Ahead of Twitter's share float analysts are valuating the social media powerhouse at more than $16 billion. Will it flop like Facebook or justify its price in a multi-screen environment?
The recriminations over the Facebook float continue, with The New York Times and the owner of a basketball team weighing in on the villains and victims of the float.
It may be a coincidence, but in recent weeks (after its float), Facebook appears to be taking a very different approach to users and clients than when it was a private company.
Children need to learn to interact and socialise, whether online or offline.
It’s almost impossible to open the financial pages of a newspaper and not read about someone blaming someone else for their own mistakes.
Early stats suggest the Facebook float may not have lived up to its hype, with an 11 percent shares drop in the first day of trading, reports Reuters.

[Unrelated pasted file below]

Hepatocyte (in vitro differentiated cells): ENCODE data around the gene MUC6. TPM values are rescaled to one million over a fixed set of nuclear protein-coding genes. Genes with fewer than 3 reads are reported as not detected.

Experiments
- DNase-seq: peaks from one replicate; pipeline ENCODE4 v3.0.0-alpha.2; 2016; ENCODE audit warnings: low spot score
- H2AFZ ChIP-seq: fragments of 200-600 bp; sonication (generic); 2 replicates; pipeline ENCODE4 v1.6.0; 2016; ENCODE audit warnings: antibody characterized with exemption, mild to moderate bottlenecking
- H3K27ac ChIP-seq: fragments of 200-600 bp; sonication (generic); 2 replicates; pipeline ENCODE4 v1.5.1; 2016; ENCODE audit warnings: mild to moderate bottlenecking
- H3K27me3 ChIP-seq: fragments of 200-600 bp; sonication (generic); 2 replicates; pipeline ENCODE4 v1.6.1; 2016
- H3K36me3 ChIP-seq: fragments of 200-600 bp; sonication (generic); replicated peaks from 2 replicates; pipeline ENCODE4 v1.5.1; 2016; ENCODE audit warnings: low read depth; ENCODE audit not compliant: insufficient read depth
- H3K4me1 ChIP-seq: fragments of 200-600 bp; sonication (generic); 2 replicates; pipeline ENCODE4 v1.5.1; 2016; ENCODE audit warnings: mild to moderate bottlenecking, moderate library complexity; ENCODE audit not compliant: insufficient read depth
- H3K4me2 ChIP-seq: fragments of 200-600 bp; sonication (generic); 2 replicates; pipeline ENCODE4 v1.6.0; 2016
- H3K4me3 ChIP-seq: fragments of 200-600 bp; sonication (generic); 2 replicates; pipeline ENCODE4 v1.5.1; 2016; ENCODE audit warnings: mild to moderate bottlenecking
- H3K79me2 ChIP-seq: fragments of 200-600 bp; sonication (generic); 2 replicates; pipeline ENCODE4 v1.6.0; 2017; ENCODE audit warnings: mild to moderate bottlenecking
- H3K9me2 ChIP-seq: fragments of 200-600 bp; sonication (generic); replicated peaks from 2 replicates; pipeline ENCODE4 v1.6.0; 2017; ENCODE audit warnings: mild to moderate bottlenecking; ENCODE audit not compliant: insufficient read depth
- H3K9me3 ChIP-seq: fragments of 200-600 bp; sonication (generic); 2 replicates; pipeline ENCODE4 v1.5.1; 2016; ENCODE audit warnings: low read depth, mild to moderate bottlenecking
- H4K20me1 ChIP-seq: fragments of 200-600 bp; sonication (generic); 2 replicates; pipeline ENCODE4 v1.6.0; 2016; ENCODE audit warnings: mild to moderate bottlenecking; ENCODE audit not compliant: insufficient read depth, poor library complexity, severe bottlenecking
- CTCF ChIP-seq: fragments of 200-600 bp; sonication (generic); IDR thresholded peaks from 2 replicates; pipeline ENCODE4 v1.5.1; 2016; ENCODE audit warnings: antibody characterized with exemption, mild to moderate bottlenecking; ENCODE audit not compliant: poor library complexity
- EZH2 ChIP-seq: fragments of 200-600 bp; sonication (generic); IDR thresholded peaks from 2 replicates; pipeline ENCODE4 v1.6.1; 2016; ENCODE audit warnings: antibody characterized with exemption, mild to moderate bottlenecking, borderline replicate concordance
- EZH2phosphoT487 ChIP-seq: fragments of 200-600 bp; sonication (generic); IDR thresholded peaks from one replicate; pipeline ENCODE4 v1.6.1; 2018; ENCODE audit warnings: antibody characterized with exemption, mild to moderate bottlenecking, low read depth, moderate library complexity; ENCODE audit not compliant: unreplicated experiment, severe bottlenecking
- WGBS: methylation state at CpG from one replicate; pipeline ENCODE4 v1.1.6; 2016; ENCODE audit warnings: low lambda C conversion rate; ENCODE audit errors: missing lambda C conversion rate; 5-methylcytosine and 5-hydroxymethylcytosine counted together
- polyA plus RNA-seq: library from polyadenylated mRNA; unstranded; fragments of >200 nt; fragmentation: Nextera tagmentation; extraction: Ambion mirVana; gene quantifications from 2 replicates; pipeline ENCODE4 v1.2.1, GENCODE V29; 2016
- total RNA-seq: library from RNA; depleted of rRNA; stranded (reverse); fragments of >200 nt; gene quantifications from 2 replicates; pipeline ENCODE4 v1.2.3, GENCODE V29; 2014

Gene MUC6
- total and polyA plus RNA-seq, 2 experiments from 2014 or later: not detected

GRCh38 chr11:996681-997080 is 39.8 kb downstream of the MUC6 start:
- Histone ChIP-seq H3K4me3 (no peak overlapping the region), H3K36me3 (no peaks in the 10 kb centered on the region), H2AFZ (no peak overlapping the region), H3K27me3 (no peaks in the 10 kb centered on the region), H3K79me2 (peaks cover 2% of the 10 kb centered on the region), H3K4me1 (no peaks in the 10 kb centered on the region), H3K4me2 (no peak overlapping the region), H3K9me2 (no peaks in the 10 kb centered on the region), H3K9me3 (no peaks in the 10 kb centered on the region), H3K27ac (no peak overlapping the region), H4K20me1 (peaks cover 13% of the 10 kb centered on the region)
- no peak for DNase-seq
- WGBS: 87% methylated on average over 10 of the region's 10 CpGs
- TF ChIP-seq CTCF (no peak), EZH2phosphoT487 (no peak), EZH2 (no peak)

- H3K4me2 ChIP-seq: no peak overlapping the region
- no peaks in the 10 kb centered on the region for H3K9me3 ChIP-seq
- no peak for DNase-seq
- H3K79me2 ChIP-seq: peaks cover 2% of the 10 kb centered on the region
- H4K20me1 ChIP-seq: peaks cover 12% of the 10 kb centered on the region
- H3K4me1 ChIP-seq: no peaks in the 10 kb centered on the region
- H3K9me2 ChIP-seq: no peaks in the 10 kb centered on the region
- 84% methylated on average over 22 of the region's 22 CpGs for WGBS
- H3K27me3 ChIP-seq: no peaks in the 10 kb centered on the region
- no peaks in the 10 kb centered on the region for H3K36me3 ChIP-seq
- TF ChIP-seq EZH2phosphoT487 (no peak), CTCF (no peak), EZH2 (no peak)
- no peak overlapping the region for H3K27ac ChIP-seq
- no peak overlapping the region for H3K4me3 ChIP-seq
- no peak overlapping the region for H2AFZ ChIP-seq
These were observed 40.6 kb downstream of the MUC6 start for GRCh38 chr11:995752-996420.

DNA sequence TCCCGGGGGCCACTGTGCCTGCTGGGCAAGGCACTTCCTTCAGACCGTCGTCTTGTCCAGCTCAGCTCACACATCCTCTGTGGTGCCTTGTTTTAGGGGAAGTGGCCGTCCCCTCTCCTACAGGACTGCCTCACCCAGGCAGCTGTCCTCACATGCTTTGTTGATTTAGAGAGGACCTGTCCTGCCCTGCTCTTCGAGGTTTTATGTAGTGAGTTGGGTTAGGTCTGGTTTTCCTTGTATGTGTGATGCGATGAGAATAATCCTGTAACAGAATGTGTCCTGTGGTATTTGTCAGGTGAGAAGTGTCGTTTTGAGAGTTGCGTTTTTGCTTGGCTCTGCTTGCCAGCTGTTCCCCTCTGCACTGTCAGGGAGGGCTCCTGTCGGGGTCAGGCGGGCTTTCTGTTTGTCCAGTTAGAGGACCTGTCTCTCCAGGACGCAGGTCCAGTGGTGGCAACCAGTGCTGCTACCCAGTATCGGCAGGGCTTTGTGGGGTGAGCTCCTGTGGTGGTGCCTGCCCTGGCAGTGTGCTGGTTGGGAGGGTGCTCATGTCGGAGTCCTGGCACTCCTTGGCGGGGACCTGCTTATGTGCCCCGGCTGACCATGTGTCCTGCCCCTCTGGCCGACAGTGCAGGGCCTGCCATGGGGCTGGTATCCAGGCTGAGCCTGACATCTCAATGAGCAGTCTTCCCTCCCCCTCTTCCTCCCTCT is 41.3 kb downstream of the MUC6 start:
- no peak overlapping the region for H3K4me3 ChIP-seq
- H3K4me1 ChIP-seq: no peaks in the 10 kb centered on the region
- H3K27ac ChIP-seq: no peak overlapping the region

One of the most fundamental disagreements between the Left and Right on economic matters comes down to the question of letting private enterprise build wealth and using government taxes to distribute wealth.
There was plenty of commentary over the weekend that the Facebook IPO was a big flop because the underwriters had to support the price.
Facebook's IPO Roadshow, 30 minutes of video Kool-Aid that you can't fast forward, contains all the usual elements of Silicon Valley hype.
Facebook's billion-dollar purchase of Instagram may look extravagant, but it makes sense if you consider scale, strategy, timing and the not-talked-about streams of personal data.